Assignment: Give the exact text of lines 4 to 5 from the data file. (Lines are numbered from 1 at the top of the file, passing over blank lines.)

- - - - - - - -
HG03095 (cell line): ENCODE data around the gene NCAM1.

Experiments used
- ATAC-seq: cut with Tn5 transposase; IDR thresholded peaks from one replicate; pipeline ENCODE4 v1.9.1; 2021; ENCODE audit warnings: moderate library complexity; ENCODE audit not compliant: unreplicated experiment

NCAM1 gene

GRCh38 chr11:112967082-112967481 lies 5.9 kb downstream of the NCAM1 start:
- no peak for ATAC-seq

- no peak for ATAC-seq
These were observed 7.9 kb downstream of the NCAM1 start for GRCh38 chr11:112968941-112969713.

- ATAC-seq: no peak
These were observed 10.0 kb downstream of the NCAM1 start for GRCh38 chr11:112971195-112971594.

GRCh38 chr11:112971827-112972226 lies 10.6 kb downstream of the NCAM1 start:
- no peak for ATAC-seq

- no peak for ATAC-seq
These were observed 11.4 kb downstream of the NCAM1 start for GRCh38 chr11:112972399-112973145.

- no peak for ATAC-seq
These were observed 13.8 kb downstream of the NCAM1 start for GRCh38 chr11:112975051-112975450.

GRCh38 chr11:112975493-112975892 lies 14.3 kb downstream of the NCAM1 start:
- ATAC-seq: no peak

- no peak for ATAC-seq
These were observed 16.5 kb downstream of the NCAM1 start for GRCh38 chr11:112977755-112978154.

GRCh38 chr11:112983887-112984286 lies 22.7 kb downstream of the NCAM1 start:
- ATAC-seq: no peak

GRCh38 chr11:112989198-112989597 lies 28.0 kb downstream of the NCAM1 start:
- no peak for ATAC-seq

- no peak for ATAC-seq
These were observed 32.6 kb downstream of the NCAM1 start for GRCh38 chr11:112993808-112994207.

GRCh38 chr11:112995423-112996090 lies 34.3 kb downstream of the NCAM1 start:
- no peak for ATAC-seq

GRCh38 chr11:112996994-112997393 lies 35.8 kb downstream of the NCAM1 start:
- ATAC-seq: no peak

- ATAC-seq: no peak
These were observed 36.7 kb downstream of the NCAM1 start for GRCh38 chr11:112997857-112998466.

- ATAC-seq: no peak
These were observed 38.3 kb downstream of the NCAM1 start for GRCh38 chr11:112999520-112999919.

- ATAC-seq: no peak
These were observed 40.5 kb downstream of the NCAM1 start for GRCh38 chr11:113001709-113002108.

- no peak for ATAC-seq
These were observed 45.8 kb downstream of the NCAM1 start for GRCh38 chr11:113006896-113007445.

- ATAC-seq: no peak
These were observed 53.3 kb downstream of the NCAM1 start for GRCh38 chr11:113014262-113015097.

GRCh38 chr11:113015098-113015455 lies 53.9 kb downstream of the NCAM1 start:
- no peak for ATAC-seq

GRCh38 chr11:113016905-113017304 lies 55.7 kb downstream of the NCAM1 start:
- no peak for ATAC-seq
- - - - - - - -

NCAM1 gene

GRCh38 chr11:112967082-112967481 lies 5.9 kb downstream of the NCAM1 start: